T-SQL Tuesday #101. CMS – Effortlessly run queries against multiple SQL Servers at once

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This month for T-SQL Tuesday #101 Jens Vestergaard asks us to blog about the essential tools in our SQL Toolbelt.

http://t-sql.dk/?p=1947

The concept of a Central Management Server (CMS) is one I’ve been meaning to blog about for a while – just because I get the impression not a lot of people know about it or use it even though it’s been around since at least SQL 2008.

A central management server is simply one of your SQL instances on which you can register a group or groups of other instances. You can then run queries against those groups as a set, it’s a very easy way of being able to run diagnostic queries – or deploy common objects across a group.

There are other ways of performing these sorts of tasks – such as using Powershell, but with a CMS it’s really quick and easy, and all you have to know is SQL.

I’ll run through how you set one up, then give a couple of examples of using it.

Setting up your CMS

Go to the View menu in SSMS and select Registered Servers.

Then in the Registered Servers window, expand Database Engine, right-click Central Management Servers and click Register Central Management Server.

CMS1

In the New Server Registration dialog select the instance you want to use as a Central Management Server.

CMS2

You just need to put in the connection details – though you can also give it a friendly name in the Registered server name field.

It’s worth noting that this server isn’t going to be doing any particularly heavy lifting, it’s just going to store registrations for other servers, so there’s no need to use a dedicated instance for this.

You’ll now see this instance listed under Central Management Servers in the Registered Servers window.

You can right-click on it and either register individual servers underneath it or create one or more groups beneath which you can register servers. You can even nest groups if you want.

Here’s what it looks like after I’ve registered a few servers / groups:

CMS3

And that’s it setup – told you it was easy.

Running Queries against multiple instances

This is the clever bit. I can run a query against an individual SQL instance or against a group and any sub-groups.

I want to run something against all my instances in both groups, so I right-click on My CMS Server and select New Query.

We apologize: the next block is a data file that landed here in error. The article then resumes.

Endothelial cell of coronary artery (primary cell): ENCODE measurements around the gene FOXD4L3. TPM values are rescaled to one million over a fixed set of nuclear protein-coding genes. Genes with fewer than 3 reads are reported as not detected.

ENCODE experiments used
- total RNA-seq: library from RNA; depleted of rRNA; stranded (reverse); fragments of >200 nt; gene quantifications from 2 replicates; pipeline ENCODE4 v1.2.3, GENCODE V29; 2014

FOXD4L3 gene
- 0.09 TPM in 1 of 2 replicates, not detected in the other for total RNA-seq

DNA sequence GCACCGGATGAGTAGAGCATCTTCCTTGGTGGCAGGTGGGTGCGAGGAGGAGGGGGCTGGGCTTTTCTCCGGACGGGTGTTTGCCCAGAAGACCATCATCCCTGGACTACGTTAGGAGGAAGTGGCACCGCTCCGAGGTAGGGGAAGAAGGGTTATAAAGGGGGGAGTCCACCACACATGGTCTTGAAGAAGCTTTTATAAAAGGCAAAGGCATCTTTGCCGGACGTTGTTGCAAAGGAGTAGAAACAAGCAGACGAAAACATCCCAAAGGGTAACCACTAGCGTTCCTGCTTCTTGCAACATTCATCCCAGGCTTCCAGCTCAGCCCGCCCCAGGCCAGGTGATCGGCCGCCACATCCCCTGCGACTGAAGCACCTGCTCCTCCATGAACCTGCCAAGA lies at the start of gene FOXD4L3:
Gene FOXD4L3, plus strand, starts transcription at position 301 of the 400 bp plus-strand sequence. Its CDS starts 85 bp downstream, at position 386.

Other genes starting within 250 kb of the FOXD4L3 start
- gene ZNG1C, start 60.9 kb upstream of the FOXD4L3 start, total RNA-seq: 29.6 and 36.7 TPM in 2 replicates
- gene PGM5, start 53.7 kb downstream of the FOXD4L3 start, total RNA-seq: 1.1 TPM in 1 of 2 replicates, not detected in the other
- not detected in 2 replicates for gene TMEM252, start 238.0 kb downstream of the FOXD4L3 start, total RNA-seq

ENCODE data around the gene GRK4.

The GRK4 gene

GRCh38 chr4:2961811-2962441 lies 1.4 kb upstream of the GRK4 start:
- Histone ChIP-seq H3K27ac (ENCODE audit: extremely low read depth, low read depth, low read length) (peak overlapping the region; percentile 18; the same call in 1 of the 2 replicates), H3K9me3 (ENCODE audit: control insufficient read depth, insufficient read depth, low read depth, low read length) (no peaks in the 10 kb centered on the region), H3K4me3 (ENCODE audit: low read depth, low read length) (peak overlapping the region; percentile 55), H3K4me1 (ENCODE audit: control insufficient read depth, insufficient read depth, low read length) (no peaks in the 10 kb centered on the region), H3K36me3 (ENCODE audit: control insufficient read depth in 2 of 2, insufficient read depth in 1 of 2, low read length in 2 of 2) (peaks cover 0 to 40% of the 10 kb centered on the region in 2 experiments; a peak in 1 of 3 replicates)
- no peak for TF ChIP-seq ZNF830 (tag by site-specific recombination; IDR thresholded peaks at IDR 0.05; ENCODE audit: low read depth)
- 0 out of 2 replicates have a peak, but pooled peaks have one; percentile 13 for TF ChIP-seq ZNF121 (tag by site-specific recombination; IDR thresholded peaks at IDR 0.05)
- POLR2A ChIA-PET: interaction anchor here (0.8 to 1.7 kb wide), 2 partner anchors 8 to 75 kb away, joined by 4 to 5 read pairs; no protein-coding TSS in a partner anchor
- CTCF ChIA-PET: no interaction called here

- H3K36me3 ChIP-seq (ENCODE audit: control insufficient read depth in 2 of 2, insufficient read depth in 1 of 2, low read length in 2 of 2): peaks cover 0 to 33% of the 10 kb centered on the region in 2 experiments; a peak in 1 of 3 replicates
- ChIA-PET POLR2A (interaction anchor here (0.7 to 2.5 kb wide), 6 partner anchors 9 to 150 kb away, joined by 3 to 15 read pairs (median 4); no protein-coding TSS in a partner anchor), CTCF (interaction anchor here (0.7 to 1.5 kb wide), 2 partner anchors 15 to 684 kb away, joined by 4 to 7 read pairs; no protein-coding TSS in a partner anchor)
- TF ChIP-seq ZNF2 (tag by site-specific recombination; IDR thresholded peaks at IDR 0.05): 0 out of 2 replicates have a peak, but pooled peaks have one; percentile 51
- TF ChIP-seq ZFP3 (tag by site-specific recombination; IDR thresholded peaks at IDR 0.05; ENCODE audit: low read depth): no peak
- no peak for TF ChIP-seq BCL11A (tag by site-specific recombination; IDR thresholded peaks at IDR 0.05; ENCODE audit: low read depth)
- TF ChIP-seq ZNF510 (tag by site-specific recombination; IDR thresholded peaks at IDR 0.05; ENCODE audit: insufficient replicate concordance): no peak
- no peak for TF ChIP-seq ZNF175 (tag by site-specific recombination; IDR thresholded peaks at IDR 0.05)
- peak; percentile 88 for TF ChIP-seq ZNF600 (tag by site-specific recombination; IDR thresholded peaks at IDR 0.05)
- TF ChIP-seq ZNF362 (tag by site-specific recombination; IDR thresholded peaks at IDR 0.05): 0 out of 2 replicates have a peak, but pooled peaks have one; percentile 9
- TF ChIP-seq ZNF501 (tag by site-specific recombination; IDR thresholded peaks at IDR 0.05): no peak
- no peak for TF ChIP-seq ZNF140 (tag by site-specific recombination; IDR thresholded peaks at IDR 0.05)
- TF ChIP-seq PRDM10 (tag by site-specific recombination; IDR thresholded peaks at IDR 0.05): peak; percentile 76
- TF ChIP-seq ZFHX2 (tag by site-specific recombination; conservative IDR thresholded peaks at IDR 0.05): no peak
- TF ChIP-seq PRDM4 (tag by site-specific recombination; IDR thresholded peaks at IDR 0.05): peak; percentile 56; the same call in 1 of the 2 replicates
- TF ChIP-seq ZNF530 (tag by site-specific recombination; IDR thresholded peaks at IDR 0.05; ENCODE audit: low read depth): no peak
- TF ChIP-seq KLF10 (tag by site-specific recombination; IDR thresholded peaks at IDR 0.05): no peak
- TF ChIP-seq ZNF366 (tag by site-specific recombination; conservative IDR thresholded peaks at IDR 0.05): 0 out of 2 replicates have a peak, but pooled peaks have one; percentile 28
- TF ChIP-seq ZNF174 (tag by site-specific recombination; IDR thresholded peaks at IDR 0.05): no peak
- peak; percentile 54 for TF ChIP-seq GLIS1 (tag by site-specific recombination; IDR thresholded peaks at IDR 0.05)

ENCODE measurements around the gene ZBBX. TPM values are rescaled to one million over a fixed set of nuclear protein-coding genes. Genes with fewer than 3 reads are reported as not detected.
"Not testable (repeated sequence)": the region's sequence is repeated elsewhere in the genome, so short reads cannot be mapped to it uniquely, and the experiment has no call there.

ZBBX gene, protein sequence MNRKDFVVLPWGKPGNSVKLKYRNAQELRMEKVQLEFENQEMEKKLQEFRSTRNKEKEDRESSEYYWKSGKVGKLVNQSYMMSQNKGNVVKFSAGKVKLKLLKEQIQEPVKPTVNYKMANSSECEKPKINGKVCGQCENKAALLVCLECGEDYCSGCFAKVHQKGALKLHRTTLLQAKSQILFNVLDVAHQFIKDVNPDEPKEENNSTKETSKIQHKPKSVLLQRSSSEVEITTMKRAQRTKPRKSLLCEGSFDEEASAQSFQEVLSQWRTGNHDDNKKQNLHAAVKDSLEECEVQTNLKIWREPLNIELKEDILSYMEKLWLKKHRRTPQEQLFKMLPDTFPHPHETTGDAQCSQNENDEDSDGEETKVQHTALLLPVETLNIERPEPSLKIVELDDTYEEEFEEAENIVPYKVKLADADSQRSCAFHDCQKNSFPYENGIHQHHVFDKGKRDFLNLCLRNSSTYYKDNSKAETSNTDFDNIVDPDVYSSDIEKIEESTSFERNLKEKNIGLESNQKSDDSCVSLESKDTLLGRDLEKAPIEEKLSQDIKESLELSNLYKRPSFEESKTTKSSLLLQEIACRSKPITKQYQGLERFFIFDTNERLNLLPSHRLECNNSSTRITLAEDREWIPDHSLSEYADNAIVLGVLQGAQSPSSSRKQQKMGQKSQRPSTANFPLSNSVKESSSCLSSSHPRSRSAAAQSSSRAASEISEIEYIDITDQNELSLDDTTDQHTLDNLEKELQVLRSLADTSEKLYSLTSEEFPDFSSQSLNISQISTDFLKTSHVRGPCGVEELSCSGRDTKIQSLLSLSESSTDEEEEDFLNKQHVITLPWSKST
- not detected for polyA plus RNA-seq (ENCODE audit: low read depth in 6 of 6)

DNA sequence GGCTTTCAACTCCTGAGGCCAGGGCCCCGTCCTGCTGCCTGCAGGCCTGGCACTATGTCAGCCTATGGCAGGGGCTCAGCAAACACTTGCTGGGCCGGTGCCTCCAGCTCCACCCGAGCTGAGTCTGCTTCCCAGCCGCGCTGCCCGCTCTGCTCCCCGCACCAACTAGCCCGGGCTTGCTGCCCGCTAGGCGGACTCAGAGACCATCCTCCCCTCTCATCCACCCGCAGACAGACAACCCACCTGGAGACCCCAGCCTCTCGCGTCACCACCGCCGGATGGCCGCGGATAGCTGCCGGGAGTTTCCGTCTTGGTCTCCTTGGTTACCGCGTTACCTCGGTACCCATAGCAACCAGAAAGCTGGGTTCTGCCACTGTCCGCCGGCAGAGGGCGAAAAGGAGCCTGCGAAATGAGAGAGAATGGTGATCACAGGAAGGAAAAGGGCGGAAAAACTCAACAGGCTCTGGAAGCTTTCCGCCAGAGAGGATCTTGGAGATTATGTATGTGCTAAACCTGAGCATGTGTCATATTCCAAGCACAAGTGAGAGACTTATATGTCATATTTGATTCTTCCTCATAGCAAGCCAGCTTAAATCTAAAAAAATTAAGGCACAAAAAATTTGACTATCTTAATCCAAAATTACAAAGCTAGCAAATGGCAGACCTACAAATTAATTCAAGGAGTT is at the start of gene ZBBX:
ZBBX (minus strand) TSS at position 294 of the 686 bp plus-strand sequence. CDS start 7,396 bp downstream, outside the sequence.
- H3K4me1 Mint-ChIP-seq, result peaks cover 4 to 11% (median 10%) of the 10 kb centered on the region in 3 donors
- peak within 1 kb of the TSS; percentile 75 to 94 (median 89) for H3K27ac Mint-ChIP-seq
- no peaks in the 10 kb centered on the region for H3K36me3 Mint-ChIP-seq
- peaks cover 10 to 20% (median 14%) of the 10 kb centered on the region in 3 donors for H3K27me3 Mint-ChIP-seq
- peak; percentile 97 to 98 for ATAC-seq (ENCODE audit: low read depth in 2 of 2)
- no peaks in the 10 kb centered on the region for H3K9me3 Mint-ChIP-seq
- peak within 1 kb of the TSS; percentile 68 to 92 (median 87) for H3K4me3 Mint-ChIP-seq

CMS4

Let’s have a look at the query window as there’s some differences:

CMS5

You can see the status bar at the bottom is pink, that tells me I’m connected to multiple instances via a CMS. On the bottom left you can see I’m connected to 6 out of 6, i.e. I tried to connect to 6 instances and all are successfully connected.

Now let’s run a query. Suppose I want to check MAXDOP across my instances:

SELECT name, value_in_use
FROM sys.configurations
WHERE name = 'max degree of parallelism';

Here’s the results:

CMS6

You can see the queries against each instance have been combined into one result set and a column added for the ServerName (the friendly name I specified).

In the messages tab, we also have the output from each query:

CMS7

There’s no limit to what you can do with this, as long as you can express what you want to do in T-SQL, you can execute it easily across as many instances as you want.

I use this for deploying updated versions of Ola Hallengren’s procedures across multiple instances, or the First Responder Toolkit from Brent Ozar Inc.

I use this for running checks across multiple instances like the MAXDOP one above. Earlier, I used it to check for any databases that didn’t have PAGE_VERIFY set to CHECKSUM, and then I used it to enable that across the databases where it wasn’t set.

I’ll finish with another query to change my server configurations. Having run the first one to look at MAXDOP I’ve decided I want to set it to 4 for all the servers where it’s not set:

IF (SELECT value_in_use FROM sys.configurations 
    WHERE name = 'max degree of parallelism') = 0
BEGIN
   EXEC sp_configure 'show advanced options', 1;  
   RECONFIGURE;  
   EXEC sp_configure 'max degree of parallelism', 4;  
   RECONFIGURE;  
END

Here’s the output from the messages tab:

CMS8

(The really sharp eyed amongst you will notice SQL2012_Local is missing, that’s because I tested the query on that one first).

And if I run the original query again to check the settings:

SELECT name, value_in_use
FROM sys.configurations
WHERE name = 'max degree of parallelism';

CMS9

Sorted!

Summary

Content Management Servers are an exceedingly simple way of performing admin tasks or checks against a whole bunch of SQL Instances at once.

Once you’ve set it up, anyone else with access can connect to it run queries – or add other servers and groups.

There’s still a place for Powershell, particularly in automation of tasks. But when you’re doing tasks that are a bit more ad-hoc then using a CMS is perfect.

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